History

Working together to
promote the advance
of all aspects of
cancer research.

History of the BACR


Today the British Association of Cancer Research is the largest British-based cancer society with a membership of almost 1,200. The Association was formed in 1960, primarily on the initiative of Sir Alexander Haddow, the then Director of the Chester Beatty Research Institute, when a group of cancer researchers and clinicians met to found the British Association for Cancer Research (BACR). Haddow’s vision was that an association, embracing all aspects of cancer research, would provide a forum for the exchange of ideas and discoveries that could be focused into patient benefit. Today these aims and ideals are achieved by educational and training opportunities for all those involved in the cancer field, particularly the next generation of cancer research professionals, and the Association now functions in a very different way from that established 50 years ago. The change in role is also a reflection of the changes in the organisation of cancer research within Britain, particularly the prominence of the National Cancer Research Institute (NCRI) and Cancer Research UK.

In the early years the Association, through annual meetings, provided a forum that facilitated the dissemination of new discoveries and advances, and the interchange of ideas among workers in all branches of cancer research. It became apparent, however, that annual meetings alone were an insufficient forum to fulfill the primary aims of the Association, and biannual meetings, symposia and workshops became a regular part of the Association’s activities. The working of the Association became more professional in 1982 when an agreement with the Institute of Biology established a secretariat. This was further enhanced in 1997 when an anonymous donation of $1M enabled the Association to establish a permanent secretariat at the Institute of Cancer Research. The 1990s also marked major developments in the organization and running of the Association. Successful meetings began to generate significant reserves allowing the Association to support travel bursaries and workshops. A more professional accounting system was introduced and subscriptions were collected by direct debit.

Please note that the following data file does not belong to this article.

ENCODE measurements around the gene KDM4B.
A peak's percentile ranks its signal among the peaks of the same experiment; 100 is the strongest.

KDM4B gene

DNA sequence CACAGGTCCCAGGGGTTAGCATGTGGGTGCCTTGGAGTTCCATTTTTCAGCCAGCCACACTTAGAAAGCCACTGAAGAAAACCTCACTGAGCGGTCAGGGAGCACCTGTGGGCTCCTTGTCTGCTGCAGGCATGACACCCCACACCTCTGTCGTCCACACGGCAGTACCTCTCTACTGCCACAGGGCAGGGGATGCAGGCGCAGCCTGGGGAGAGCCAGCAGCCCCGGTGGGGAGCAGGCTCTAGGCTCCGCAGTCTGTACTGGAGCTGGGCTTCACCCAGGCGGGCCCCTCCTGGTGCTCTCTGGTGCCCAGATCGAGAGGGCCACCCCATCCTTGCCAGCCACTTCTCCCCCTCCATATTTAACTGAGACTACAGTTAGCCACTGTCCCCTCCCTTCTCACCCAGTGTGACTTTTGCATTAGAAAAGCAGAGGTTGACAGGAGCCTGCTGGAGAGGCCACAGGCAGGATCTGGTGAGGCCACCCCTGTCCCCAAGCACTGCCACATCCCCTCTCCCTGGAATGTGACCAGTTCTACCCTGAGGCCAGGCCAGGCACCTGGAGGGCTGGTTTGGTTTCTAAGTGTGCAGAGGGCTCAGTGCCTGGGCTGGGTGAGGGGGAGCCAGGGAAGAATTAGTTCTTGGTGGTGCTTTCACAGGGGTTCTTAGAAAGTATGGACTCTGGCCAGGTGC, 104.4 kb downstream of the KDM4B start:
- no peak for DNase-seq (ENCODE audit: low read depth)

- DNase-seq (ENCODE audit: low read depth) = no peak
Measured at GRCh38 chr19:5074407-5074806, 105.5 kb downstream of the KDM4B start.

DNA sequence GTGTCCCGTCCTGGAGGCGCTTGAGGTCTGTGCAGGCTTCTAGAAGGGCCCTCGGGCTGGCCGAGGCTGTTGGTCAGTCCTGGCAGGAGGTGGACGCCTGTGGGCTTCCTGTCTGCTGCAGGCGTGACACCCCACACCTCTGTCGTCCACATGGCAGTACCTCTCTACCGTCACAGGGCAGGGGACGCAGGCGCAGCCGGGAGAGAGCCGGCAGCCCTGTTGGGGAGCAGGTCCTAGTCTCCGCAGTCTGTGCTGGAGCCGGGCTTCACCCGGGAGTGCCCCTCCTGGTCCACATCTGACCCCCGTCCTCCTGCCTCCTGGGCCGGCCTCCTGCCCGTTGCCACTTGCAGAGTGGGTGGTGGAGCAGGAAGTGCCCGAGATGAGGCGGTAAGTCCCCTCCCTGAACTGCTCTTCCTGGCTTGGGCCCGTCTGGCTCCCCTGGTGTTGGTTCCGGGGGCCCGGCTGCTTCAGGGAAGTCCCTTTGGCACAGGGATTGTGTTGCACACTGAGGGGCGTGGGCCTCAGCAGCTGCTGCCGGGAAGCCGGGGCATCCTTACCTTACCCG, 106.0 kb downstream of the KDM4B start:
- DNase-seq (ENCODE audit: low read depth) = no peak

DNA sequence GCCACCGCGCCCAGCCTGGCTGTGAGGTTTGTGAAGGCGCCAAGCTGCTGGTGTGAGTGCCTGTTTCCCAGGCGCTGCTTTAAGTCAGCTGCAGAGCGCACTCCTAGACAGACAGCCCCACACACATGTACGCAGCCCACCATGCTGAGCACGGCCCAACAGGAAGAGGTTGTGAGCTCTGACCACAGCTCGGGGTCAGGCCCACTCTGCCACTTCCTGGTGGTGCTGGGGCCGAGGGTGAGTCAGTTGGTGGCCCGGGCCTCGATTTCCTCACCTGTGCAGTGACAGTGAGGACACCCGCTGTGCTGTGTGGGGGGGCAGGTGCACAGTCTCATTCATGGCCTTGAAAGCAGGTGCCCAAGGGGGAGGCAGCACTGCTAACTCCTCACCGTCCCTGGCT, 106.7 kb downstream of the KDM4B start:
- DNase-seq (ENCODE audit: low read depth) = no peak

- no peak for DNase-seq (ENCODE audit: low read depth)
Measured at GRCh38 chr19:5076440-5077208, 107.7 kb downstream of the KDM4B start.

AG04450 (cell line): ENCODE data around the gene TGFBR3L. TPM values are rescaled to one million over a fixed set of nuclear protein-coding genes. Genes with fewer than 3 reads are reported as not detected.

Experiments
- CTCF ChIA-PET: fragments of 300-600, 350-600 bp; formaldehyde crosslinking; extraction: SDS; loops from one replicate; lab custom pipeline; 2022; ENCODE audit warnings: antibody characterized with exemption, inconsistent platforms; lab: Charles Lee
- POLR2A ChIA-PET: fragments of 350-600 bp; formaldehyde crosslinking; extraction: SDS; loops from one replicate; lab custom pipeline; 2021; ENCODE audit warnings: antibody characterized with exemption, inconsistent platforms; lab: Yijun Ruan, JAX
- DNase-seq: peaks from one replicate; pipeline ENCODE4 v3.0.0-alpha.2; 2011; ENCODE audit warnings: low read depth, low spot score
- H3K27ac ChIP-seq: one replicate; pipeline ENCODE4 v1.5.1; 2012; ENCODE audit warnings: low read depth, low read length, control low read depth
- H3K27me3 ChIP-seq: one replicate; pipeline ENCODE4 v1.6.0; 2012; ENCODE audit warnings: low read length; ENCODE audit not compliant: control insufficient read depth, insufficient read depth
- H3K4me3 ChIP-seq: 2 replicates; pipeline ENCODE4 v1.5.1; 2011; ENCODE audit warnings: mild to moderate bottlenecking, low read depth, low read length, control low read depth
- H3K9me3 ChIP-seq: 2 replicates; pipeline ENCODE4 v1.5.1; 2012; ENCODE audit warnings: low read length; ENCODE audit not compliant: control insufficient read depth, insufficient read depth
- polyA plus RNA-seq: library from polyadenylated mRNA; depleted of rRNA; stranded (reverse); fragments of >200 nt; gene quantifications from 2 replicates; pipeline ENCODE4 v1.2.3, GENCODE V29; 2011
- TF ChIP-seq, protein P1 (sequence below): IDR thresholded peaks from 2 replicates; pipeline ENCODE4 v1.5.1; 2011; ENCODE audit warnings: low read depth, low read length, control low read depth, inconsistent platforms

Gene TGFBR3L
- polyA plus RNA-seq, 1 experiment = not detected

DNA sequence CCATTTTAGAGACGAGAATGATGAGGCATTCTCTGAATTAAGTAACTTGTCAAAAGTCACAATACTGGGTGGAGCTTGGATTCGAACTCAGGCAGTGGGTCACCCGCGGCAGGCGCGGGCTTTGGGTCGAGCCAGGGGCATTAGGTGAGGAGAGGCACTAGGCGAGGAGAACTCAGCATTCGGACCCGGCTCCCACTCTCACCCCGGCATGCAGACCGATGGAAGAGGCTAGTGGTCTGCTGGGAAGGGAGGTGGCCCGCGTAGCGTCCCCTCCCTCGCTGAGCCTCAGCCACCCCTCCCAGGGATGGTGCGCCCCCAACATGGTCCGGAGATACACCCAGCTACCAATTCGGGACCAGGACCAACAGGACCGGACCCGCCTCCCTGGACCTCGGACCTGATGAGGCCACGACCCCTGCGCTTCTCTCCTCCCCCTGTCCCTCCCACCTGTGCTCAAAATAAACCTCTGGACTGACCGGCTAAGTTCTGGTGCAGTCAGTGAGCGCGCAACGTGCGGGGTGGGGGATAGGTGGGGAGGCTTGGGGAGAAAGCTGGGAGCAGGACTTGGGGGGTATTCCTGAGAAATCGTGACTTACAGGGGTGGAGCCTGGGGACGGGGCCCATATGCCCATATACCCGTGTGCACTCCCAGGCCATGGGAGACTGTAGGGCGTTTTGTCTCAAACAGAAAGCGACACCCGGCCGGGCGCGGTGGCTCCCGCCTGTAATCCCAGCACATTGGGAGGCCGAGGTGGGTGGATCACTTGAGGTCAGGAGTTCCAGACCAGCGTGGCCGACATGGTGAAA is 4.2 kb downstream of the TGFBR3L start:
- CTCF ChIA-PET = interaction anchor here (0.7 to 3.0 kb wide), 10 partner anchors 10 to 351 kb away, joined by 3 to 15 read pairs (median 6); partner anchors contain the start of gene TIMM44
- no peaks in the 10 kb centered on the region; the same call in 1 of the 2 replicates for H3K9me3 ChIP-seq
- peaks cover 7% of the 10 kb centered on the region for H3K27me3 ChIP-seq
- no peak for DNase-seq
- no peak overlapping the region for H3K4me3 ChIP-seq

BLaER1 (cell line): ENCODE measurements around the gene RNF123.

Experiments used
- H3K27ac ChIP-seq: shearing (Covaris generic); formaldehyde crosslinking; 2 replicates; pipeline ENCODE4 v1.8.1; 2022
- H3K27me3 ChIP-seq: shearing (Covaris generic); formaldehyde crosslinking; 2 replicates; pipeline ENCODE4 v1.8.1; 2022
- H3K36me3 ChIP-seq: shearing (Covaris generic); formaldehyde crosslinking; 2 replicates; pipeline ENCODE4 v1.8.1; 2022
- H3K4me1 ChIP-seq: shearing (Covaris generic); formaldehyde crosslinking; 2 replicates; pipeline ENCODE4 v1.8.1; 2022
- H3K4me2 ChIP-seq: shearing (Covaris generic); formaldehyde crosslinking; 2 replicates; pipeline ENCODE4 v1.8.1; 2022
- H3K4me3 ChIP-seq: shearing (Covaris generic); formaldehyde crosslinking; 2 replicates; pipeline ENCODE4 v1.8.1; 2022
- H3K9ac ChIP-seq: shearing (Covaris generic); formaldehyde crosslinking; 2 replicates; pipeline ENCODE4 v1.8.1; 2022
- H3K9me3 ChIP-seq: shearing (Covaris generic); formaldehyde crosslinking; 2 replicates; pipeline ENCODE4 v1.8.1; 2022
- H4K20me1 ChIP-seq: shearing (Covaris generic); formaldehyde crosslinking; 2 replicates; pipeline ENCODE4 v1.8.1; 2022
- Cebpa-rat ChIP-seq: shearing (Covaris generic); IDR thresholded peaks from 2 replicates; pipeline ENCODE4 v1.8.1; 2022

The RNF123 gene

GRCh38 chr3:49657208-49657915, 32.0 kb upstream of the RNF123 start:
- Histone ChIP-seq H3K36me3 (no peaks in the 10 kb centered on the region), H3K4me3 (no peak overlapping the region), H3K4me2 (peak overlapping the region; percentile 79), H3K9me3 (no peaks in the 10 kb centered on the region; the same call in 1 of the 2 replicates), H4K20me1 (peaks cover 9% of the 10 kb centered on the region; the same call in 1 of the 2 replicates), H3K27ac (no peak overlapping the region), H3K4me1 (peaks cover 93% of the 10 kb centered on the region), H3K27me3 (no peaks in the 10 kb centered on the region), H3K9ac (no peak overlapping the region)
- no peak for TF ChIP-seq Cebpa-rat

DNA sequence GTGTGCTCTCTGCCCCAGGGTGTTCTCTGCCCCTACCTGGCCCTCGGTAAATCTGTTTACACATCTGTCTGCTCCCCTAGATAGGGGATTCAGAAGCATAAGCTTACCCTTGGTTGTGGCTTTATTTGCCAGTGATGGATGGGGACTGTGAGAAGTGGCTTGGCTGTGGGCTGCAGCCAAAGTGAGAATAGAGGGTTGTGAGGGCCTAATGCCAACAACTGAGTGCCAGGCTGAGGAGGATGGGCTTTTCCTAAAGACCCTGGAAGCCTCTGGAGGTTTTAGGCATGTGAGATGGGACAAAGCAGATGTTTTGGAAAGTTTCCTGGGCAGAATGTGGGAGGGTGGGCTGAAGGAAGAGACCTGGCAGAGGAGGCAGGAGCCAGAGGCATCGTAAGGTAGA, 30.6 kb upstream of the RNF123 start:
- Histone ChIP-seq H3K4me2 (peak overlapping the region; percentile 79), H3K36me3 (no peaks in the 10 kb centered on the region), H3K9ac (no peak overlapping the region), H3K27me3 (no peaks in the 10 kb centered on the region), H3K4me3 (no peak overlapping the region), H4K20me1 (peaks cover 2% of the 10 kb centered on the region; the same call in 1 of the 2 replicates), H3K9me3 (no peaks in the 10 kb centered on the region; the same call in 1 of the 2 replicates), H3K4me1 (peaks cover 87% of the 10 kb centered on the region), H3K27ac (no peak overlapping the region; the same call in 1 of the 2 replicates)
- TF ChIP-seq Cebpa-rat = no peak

The 40th Annual Meeting held in Edinburgh, jointly with ACP and BOA, became the “British Cancer Research Meeting” (BCRM) and its success became the role model for future meetings. From its early days BACR had always had prestigious Award Lectures as a key part of its annual meetings. Whilst the nature of some of the original awards may have now changed to support Fellowships and Bursaries, several of the Award Lectures remain as important features, enhancing the international standing of the meeting. Further changes occurred in 2004 with the instigation of the NCRI Cancer Conference, which replaced the BCRM and incorporated BACR Award Lectures. At this time the Association focussed further on specialist meetings and, particularly through the website and biannual newsletters, ensuring that members were aware of and had access to the various awards made by the Association. The more recent affiliation with the European Association for Cancer Research has been particularly successful and has further broadened the scope of scientific meetings and activities available to members.

 

Read the full history of the BACR

 

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